-..and you might
-just want to...
-Give you it.
-..get rid of it.
Another dealer who knows our wily Anita's ways.
So, that's one item down and another one still to play for.
Franco, I know this is a bit crazy but my eye was taken to this...
-For me, it's a little piece of sculpture.
-Uh-huh. Yes, it is.
It's quite an unusual piece, a wee centrepiece for a table.
-Uh-huh, for your candles.
-For your candles, yes.
When I looked at it, I thought, "Is it brand-new?
"Where does it come from? Is it just a piece of nothing, really?"
In the end, I didn't care because I liked it.
It reminds me of space travel and spaceships,
and surface of the moon, and Sputniks,
and all that sort of stuff.
This looks like a Christofle piece to me,
which could make it rather sought after.
For you, I'll do that for £25.
25?! Come on, Franco, you must know what you're selling here.
I would really like to be buying it for a tenner.
Try again. Try me again. Go on.
I'll throw a cuddle in.
-I'll throw a cuddle in if you say yes.
-Let's go for both of them.
-Thank you, thank you.
OK, thank you. Oh, Franco.
I say, Franco definitely deserves a kiss.
He's been incredibly generous there as Anita is about to find out.
It turns out that this is Christofle,
which is a good French make,
and Franco has just pointed that out to me.
He has also supplied me with the box for it
and, if I had known that beforehand... Franco...
You'd have paid me fortunes. You'd have paid me fortunes.
I would have paid you another £3.
Put it there, before you change your mind.
No, I'm not changing my mind. A deal's a deal.
That's unbelievably kind of you, Franco.
For £43, Anita walks away with a French centrepiece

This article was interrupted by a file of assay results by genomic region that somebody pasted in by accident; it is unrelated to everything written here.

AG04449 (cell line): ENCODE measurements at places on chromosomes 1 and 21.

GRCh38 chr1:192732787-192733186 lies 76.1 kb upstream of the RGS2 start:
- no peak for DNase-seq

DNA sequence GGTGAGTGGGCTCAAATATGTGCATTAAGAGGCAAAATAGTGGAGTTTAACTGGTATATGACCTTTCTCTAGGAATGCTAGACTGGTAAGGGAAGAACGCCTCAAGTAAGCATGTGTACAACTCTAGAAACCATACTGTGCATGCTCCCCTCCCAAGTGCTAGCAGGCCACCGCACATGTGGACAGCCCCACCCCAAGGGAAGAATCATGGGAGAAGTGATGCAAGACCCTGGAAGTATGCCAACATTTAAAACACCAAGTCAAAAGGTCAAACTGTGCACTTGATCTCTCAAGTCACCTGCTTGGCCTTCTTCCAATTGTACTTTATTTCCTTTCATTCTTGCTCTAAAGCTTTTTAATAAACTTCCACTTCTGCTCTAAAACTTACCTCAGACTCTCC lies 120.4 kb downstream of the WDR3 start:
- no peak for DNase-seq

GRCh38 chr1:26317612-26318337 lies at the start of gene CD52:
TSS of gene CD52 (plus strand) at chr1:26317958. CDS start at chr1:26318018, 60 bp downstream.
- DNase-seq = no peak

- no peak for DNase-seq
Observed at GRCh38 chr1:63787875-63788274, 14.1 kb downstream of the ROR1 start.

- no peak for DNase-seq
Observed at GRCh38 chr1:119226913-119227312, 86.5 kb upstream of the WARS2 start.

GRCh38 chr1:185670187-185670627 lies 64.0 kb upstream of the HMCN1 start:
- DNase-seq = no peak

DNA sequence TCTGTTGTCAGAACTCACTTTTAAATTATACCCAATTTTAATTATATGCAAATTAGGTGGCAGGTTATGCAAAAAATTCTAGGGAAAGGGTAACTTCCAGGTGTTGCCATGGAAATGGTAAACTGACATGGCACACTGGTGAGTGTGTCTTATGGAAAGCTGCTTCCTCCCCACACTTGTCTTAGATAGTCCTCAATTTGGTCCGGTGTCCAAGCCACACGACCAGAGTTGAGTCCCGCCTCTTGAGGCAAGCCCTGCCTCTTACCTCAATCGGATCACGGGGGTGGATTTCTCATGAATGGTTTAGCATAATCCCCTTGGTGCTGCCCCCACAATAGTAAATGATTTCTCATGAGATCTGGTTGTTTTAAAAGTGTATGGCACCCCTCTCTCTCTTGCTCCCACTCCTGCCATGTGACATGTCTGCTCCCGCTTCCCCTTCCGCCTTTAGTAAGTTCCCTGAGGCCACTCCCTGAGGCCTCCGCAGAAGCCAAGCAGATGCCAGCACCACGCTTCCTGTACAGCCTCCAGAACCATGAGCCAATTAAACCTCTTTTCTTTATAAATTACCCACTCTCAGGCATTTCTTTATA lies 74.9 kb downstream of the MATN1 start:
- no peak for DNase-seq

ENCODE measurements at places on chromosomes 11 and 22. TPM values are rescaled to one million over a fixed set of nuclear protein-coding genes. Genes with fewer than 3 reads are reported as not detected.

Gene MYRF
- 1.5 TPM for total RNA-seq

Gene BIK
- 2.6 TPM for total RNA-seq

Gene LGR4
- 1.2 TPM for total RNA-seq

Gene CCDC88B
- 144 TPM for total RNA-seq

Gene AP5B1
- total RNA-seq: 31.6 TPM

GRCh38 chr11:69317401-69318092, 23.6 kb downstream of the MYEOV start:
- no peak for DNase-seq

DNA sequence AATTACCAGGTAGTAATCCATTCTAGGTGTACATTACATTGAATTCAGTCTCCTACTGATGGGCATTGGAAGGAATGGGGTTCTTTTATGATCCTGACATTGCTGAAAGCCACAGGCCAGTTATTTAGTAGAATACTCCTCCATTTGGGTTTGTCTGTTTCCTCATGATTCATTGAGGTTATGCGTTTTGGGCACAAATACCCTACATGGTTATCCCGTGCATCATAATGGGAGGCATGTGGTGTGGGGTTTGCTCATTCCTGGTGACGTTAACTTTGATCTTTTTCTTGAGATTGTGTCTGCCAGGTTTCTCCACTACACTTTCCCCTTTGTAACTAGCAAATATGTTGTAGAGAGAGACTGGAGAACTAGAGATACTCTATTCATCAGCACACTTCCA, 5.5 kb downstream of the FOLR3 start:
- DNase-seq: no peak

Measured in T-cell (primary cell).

and a fruitwood letter rack.
And that wraps up Day One.
It's the final day's shopping for our adventurous treasure hunters
and we're in Anita's hometown of Glasgow.
David is meeting Michael in the cosy Real Deal Antiques.
He's not hanging around, either.
A little tea caddy.
It's quite unusual to find these things
with their original little canisters in there.
This is a tea caddy dating to about 1820,
just after the Napoleonic wars.
-Tea used to cost a fortune, didn't it?
300 years ago, one teaspoon would equate to the average wage
of a servant girl, so that is pretty expensive stuff.
This one's 1820, Regency, mahogany, sarcophagus shape.
Ticket price £25. Looks rough to me.
But those things, 20 years ago, in mint condition was £300.
Yeah, I can remember that.
In worn-out condition like that, a restoration piece, was 100.
-Now, it is a tenner's worth, isn't it? What is it?
Go on, then. Let's have that. It's a good start.
£15 for a Regency, 140-year-old,
thereabouts, tea caddy is absolutely ridiculous,
in the best possible way.
And if he can avoid knocking anything else over,
there's plenty more to see.
-What have we got here?
-Some bowling trophies.
I know this stand is silver-plate.
-Let's have a look. So, engraved 1975. Now, William Prout...
..I think, was a trophy maker in Glasgow.
Ticket price is £35.
On a silver-plated stand.
Could it be reused as a trophy for someone else?
Well, it's nice to have a Glasgow
piece when you're in Glasgow, isn't it?
OK, well, it's silver but it's filled,
so it's very thin silver on a stand.
Is that 15?
Let me see it.
OK, we'll do that for 15.
Michael's obviously feeling generous
and that's another swift deal for the silver trophy.
Any more hidden treasure?
-Now that, I imagine, is a Henry Moore.
Well, if that was a Henry Moore, you and I would be retired, I think.